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ARS Home » Plains Area » Brookings, South Dakota » Integrated Cropping Systems Research » Research » Publications at this Location » Publication #235567

Title: Ecological Compatibility of GM Crops and Biological Control

item Lundgren, Jonathan
item Duan, Jian

Submitted to: Crop Protection
Publication Type: Peer Reviewed Journal
Publication Acceptance Date: 6/1/2009
Publication Date: 12/1/2009
Citation: Lundgren, J.G., Gassmann, A., Bernal, J., Duan, J.J., Ruberson, J. 2009. Ecological Compatibility of GM Crops and Biological Control. Crop Protection. 28(12):1017-1030.

Interpretive Summary: GM crops (both insect resistant and herbicide tolerant types) and biological control are two important aspects of pest management. Their compatibility relies both on toxicological effects of GM crops to natural enemies (predators, parasitoids, and insect pathogens), and on how GM crops alter the environment in which natural enemies live. Specifically, GM crops sometimes affect both the quantity and quality of prey and non-prey foods, and alter the habitat quality of cropland for beneficial natural enemies. We discuss the types of studies that are conducted to assess the compatibility of GM crops and biological control, the ways in which natural enemies interact with GM crops, and discuss the current literature on the effects of GM crops on biological control agents. Recognizing the strengths and weaknesses illustrate ways that these two pest management practices can work together within integrated pest management systems. Three specific examples are illustrated where 1) biological control can affect pest resistance to GM crops, 2) biological control can act against herbivores that aren’t targeted by the GM crop, and 3) herbicide tolerant crops can provide flexibility to growers in how they manage their farmland, and provide opportunities for managing cropland in ways that promote integrated pest management with biological control.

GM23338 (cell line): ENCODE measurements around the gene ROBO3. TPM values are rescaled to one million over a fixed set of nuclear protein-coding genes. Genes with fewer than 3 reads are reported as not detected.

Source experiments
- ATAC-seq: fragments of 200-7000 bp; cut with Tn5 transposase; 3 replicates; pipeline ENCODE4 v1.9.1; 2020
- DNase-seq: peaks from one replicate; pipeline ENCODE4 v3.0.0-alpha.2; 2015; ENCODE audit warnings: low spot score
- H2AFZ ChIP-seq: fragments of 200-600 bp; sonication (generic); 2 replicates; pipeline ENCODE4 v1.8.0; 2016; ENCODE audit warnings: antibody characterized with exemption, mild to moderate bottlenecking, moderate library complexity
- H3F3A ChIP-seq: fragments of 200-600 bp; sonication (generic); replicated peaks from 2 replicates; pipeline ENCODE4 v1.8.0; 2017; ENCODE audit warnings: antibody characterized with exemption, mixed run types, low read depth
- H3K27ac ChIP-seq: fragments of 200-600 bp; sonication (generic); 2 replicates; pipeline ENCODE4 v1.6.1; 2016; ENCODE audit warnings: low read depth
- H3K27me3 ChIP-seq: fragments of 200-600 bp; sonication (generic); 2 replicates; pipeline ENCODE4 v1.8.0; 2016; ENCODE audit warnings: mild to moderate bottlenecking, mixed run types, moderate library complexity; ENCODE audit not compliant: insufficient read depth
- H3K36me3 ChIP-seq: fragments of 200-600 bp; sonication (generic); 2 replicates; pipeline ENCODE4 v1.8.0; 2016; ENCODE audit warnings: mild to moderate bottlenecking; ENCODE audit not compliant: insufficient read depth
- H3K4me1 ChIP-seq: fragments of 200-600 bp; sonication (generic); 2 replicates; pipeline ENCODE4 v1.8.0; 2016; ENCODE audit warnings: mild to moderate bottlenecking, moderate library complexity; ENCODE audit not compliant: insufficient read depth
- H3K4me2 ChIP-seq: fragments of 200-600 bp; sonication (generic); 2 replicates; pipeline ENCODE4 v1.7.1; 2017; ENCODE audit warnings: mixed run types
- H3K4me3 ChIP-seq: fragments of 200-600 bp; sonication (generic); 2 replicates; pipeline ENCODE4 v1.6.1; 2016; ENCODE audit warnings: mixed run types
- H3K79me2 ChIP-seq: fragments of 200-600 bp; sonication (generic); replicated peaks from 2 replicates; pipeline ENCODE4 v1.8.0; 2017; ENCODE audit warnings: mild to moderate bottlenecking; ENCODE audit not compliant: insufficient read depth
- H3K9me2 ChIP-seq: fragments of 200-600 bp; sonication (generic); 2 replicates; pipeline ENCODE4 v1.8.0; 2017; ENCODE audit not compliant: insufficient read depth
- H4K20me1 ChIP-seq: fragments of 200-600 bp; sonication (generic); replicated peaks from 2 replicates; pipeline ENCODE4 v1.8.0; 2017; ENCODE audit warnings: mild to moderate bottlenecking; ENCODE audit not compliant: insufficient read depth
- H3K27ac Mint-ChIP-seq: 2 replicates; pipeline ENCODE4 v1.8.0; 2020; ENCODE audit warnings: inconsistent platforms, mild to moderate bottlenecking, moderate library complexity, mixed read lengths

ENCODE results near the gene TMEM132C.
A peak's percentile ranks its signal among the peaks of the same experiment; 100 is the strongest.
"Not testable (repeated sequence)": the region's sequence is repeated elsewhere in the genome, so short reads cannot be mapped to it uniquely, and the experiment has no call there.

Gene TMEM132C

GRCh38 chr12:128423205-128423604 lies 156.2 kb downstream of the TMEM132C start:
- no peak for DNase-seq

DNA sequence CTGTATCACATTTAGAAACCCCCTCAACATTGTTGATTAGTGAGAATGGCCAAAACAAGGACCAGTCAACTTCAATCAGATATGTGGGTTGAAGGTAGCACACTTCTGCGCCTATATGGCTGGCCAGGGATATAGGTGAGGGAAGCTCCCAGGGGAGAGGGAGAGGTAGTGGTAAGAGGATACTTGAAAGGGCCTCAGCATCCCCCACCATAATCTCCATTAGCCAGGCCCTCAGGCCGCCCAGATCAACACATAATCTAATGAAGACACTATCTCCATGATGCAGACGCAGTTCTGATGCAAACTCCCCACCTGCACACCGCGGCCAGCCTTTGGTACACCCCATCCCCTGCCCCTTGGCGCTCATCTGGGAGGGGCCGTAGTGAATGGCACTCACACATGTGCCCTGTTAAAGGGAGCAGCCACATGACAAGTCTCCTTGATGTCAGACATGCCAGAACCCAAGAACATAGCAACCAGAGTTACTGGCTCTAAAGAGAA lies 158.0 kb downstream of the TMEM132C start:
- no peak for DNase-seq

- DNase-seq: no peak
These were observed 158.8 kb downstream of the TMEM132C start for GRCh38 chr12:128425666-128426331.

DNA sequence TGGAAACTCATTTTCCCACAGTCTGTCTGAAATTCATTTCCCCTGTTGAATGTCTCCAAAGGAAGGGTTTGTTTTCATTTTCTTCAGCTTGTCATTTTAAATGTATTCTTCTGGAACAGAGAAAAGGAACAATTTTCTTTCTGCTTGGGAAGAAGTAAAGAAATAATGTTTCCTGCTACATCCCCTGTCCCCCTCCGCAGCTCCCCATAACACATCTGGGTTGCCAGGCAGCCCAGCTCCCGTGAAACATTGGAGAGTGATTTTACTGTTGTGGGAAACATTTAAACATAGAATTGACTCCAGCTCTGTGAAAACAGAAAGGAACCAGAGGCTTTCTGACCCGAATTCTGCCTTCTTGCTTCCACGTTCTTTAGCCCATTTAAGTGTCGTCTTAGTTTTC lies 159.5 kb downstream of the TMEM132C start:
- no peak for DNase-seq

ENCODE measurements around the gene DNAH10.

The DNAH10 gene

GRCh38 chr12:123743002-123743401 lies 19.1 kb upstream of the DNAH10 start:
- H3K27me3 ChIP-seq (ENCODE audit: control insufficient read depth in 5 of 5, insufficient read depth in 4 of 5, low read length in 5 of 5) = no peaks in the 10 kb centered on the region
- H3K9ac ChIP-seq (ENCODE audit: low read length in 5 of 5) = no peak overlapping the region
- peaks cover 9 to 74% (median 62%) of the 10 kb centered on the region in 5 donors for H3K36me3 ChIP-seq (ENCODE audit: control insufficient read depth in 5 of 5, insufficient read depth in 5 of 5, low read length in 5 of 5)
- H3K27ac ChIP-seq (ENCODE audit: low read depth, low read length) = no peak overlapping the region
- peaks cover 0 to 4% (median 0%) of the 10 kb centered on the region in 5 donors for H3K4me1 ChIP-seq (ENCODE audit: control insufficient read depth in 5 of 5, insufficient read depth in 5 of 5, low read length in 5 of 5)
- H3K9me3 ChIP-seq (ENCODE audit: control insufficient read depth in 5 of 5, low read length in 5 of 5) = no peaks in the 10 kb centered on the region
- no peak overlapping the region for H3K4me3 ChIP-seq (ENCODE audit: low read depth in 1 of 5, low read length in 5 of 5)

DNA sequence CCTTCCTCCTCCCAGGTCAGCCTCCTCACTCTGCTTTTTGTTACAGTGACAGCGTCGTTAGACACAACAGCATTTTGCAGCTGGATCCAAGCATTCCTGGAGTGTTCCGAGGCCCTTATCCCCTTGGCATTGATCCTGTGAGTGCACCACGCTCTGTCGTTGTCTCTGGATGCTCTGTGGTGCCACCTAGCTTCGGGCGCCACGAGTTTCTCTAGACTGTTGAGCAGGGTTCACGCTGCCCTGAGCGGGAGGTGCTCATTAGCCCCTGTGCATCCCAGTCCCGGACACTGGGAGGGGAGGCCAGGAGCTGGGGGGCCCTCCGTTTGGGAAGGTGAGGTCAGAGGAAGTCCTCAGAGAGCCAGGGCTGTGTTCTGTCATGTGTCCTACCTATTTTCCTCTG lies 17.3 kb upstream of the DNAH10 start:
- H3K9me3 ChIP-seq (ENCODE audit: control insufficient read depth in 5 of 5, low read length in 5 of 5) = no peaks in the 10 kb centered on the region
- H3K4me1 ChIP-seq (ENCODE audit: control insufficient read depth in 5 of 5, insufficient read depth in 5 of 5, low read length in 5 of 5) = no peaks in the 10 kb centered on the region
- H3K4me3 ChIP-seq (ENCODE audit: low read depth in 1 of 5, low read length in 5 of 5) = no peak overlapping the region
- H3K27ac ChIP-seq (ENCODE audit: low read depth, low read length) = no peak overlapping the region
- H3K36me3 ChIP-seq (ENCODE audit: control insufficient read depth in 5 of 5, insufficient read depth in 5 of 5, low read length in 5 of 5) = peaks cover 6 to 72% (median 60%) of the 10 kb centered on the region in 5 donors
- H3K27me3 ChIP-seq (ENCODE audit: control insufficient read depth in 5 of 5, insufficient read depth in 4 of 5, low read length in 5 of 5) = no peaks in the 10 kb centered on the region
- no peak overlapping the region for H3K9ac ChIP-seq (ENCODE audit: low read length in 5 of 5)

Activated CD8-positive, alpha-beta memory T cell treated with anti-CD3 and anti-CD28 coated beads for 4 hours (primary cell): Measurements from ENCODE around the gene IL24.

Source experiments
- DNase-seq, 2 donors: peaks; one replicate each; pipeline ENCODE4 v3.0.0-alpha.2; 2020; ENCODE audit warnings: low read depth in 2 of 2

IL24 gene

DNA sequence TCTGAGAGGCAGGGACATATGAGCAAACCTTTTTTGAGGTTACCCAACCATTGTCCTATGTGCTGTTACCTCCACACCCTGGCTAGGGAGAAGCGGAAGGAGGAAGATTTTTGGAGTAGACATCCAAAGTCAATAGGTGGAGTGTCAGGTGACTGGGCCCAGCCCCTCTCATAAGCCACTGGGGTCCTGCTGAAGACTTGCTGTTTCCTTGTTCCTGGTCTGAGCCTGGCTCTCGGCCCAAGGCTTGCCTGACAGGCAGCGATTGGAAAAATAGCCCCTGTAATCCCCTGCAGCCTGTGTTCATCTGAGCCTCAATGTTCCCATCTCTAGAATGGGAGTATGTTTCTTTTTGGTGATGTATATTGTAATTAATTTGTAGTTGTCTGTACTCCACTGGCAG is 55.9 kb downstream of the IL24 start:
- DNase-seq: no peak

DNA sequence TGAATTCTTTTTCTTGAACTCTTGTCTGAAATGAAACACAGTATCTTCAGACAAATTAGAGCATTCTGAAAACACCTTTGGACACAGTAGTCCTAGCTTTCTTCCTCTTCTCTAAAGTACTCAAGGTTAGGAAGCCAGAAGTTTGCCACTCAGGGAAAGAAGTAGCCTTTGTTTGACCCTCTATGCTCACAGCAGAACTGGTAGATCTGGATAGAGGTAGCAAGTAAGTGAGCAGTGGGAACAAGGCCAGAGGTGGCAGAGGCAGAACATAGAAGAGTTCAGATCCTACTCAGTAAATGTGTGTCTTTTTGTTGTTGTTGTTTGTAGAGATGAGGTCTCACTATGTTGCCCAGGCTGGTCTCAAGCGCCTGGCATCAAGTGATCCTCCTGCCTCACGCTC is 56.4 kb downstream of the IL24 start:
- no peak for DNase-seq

Technical Abstract: Insect-resistant and herbicide-tolerant genetically modified (GM) crops pervade many modern cropping systems, and present challenges and opportunities for developing biologically-based pest management programs. Interactions between biological control agents (insect predators, parasitoids, and pathogens) and GM crops exceed simple toxicological relationships, a priority for assessing risk of GM crops to non-target species. This synthesis prioritizes understanding the bi-trophic and prey/host-mediated ecological pathways through which natural enemies interact within cropland communities, and how GM crops alter the agroecosystems in which natural enemies live as means for determining the compatibility of these two technologies within integrated pest management systems. Insect-resistant crops can affect the quantity and quality of non-prey foods for natural enemies, as well as the availability and quality of both target and non-target pests that serve as prey/hosts. When they are used to locally eradicate weeds, herbicide-tolerant crops alter the agricultural landscape by reducing and changing the remaining vegetational diversity. This vegetational diversity is fundamental to biological control when it serves as a source of habitat and nutritional resources. Some inherent qualities of both biological control and GM crops provide opportunities to improve upon sustainable IPM systems. For example, biological control agents may delay the evolution of pest resistance to GM crops, and suppress outbreaks of secondary pests not targeted by GM plants, while herbicide-tolerant crops facilitate within-field management of vegetational diversity that can enhance the efficacy of biological control agents. By examining the ecological compatibility of biological control and GM crops, and employing them within an IPM framework, the sustainability and profitability of farming may be improved.